You could have high blood pressure prior to your pregnancy or you may develop high blood pressure as a result of your pregnancy (a condition known as gestational hypertension). Without treatment, gestational hypertension can advance to a sudden increase in blood pressure after the 20th week of pregnancy. This condition, known as preeclampsia, can be life-threatening to both the mother and the unborn child. In such cases, early delivery may be necessary.

We work closely with families and their OB/GYNs to closely monitor the mother and child, develop changes in lifestyle and, when appropriate, prescribe certain medicines to help keep both mother and child safe during the pregnancy.

Palpitations and arrhythmia

Pregnant women can develop palpitations or arrhythmia more frequently due to elevated hormone levels. If you notice palpitations occur with certain activities or food, you should avoid those activities. We may also develop an appropriate treatment plan with you if the heart palpitations bother you and you have other health problems.

Peripartum cardiomyopathy

This is a type of heart failure that develops in relation to pregnancy and is typically diagnosed within the final month of pregnancy or within five months after delivery. According to the National Institutes of Health, peripartum cardiomyopathy complicates one in every 1,300 - 4,000 deliveries across the country and is most common in women who get pregnant after age 30.

Early diagnosis and treatment are key to a successful recovery of heart function. Though the cause is not entirely known, some of the most common symptoms can include fatigue, palpitations, increased night-time urination, shortness of breath with activity and when laying flat, and swelling of the ankles.

Risk factors include obesity, having a personal history of cardiac disorders such as myocarditis, use of certain medications, smoking, alcoholism, multiple pregnancies, being African American, and being malnourished. For most women, treatment focuses simply on relieving the symptoms. Changes in lifestyle may be prescribed, including a low salt diet, fluid intake restrictions, and activities such as nursing may be prohibited when symptoms develop.


When blood is cut off from the heart, it’s called a heart attack. A stroke occurs when a clot blocks the supply of blood to a part of the brain, or when a blood vessel leaks or bursts – causing bleeding into or around the brain. Brain cells begin to die when they are not receiving the blood they need, or when there is bleeding in or around the brain.

There are a number of factors that may put you at greater risk for stroke. While some cannot be changed, there are things you can do individually to lower your risk: eat a healthy diet, maintain a health weight, stop smoking and control your cholesterol, diabetes and blood pressure.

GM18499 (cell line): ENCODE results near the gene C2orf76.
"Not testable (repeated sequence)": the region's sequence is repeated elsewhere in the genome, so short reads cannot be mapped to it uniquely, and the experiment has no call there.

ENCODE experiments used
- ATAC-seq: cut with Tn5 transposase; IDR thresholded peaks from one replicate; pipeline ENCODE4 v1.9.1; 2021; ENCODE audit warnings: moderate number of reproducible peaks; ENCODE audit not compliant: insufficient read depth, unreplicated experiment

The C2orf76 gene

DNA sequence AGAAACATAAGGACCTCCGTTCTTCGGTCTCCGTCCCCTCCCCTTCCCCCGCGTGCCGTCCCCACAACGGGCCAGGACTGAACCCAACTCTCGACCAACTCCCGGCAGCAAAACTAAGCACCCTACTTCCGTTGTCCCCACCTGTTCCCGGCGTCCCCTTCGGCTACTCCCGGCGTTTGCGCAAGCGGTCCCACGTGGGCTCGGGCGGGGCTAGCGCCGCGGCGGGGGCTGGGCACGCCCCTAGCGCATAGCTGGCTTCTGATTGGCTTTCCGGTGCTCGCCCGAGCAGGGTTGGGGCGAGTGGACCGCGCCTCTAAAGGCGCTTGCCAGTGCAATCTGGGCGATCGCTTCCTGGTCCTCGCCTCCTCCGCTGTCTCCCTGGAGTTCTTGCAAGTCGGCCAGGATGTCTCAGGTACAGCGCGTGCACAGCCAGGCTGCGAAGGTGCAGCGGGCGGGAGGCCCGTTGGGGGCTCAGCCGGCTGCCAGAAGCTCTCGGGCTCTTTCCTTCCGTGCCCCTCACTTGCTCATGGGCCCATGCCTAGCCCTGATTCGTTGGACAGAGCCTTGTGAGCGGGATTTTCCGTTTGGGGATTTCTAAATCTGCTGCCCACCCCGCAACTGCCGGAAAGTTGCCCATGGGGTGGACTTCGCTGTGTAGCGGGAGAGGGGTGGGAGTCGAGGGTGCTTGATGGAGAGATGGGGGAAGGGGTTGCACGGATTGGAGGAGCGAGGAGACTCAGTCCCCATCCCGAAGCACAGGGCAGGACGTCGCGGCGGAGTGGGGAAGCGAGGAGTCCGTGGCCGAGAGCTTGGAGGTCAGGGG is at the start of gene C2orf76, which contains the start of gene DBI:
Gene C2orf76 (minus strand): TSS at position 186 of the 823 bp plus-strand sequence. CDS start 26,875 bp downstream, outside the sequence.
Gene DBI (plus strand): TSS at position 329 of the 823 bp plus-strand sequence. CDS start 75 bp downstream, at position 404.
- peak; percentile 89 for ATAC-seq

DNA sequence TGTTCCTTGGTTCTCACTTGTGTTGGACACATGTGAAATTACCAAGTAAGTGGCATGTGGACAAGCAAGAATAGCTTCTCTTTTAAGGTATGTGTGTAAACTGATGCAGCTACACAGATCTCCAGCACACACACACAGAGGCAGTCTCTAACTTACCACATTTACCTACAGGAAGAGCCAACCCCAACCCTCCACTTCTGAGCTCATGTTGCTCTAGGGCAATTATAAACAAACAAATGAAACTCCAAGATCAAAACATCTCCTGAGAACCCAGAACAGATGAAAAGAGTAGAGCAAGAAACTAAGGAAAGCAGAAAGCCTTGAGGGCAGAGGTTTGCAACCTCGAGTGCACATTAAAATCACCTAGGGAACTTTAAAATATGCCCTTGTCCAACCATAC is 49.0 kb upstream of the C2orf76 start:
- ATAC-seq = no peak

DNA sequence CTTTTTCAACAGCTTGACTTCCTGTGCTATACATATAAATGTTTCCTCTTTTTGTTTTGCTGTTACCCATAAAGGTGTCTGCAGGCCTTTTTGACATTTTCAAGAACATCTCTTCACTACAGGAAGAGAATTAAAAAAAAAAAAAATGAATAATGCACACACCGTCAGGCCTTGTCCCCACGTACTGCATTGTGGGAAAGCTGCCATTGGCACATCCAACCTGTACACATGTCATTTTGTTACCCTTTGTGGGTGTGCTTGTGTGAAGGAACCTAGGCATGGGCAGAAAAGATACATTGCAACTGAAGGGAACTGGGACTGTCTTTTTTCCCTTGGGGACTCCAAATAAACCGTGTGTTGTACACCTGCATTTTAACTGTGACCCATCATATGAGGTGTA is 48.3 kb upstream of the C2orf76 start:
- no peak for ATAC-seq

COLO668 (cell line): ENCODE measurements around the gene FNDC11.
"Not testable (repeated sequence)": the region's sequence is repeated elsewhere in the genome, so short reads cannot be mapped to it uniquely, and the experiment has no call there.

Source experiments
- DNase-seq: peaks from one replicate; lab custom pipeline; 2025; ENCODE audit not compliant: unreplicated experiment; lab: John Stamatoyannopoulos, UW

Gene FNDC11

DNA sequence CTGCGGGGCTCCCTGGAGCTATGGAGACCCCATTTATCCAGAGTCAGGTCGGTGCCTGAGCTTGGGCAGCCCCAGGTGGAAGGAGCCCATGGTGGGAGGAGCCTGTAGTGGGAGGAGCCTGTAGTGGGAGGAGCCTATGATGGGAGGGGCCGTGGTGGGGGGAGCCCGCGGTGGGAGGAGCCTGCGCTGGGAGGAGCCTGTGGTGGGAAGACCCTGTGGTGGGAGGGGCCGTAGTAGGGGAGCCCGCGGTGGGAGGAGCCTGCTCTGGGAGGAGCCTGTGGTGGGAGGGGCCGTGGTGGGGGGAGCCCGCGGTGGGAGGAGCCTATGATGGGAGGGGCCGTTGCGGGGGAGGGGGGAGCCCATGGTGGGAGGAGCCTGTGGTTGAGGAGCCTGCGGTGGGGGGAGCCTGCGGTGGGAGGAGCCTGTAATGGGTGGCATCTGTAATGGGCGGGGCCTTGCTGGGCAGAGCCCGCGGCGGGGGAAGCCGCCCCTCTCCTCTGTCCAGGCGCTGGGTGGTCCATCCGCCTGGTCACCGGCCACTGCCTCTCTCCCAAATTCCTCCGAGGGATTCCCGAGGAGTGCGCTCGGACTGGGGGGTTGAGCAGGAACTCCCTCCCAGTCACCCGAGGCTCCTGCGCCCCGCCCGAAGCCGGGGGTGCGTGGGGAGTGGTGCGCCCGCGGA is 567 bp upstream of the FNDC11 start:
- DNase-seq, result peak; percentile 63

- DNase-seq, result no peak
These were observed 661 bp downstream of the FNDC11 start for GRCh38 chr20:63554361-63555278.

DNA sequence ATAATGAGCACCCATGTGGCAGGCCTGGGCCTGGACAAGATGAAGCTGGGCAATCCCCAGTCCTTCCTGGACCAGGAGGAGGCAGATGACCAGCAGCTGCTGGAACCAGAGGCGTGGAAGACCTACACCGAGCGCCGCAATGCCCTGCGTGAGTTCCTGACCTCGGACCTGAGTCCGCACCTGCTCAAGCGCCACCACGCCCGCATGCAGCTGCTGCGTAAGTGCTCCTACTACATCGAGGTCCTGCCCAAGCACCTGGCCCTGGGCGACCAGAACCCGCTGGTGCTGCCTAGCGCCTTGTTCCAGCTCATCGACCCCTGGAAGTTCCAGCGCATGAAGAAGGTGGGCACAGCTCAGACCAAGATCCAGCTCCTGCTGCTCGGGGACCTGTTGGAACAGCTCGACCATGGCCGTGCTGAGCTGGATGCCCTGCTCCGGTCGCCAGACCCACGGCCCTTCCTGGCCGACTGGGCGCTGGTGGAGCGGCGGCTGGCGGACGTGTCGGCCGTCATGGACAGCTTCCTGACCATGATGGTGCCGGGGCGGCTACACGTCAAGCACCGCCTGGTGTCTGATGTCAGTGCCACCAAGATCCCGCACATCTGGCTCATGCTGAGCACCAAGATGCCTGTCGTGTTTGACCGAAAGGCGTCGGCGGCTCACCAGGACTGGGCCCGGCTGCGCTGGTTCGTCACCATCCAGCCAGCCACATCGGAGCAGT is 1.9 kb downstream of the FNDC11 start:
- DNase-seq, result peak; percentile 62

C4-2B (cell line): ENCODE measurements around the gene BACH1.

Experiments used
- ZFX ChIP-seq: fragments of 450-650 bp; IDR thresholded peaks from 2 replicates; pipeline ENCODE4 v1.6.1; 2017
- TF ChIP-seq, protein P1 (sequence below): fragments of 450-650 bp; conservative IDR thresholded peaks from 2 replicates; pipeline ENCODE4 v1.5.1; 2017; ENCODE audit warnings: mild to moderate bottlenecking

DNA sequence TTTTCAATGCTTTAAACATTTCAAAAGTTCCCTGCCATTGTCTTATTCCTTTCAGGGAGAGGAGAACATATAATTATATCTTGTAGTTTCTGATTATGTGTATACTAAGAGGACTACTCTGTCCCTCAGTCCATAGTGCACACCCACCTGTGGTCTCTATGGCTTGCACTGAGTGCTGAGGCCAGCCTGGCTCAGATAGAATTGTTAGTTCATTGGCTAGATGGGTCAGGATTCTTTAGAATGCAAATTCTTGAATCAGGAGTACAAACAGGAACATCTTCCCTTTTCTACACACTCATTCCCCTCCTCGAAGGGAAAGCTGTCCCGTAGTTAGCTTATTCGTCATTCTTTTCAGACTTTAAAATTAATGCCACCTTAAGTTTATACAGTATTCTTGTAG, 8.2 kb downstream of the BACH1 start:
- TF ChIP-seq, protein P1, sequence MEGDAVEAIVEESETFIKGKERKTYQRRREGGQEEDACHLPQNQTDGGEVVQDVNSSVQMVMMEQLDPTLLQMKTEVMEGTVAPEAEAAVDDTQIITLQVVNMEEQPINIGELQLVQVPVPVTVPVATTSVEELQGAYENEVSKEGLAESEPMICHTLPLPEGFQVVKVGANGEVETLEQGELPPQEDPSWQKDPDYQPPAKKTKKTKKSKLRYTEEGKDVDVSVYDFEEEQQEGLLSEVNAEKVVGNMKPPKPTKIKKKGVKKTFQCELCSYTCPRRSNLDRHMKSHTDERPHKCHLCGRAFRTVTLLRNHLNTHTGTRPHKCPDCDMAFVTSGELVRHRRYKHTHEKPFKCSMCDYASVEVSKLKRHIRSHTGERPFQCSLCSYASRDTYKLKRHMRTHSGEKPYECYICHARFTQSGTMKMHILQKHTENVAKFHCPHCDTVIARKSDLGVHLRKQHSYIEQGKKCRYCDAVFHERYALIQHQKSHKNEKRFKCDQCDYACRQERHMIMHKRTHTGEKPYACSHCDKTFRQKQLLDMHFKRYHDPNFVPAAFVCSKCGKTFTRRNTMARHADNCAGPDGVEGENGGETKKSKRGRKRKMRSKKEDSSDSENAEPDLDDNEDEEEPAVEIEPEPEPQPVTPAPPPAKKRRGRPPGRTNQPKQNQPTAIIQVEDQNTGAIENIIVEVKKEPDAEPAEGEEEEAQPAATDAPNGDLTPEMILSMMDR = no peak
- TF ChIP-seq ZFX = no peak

If you or a loved one experience one or more of these symptoms of stroke, call 911 immediately and get to the emergency room.

  • Sudden numbness or weakness of face, arm or leg - especially on one side of the body
  • Sudden confusion, trouble speaking or understanding speech
  • Sudden trouble seeing in one or both eyes
  • Sudden trouble walking, dizziness, loss of balance or coordination
  • Sudden severe headache with no known cause

Stroke prevention

There are a number of factors that may put you at greater risk for stroke. While some cannot be changed, there are things you can do individually to lower your risk: eat a healthy diet, maintain a health weight, stop smoking and control your cholesterol, diabetes and blood pressure.

Risk factors that can be controlled, treated or changed:

  • High blood pressure
  • High cholesterol
  • Smoking
  • Diabetes
  • Heavy alcohol consumption
  • Atrial fibrillation/other heart disease
  • Poor diet and obesity

Risk factors that cannot be changed:

  • Age (Over the age of 55 your risk goes up)
  • Family History
  • Race (African Americans, Hispanics or Asian/Pacific Islanders have a greater risk)
  • Gender (Stroke is more common in males, but more women die from stroke. Menopausal status in women can also be a risk factor.)
  • Prior stroke, TIA, or heart attack

For more information about stroke prevention, please visit the following websites:

American Stroke Association: A Division of American Heart Association

National Stroke Association

Stroke & Cerebrovascular Center of New Jersey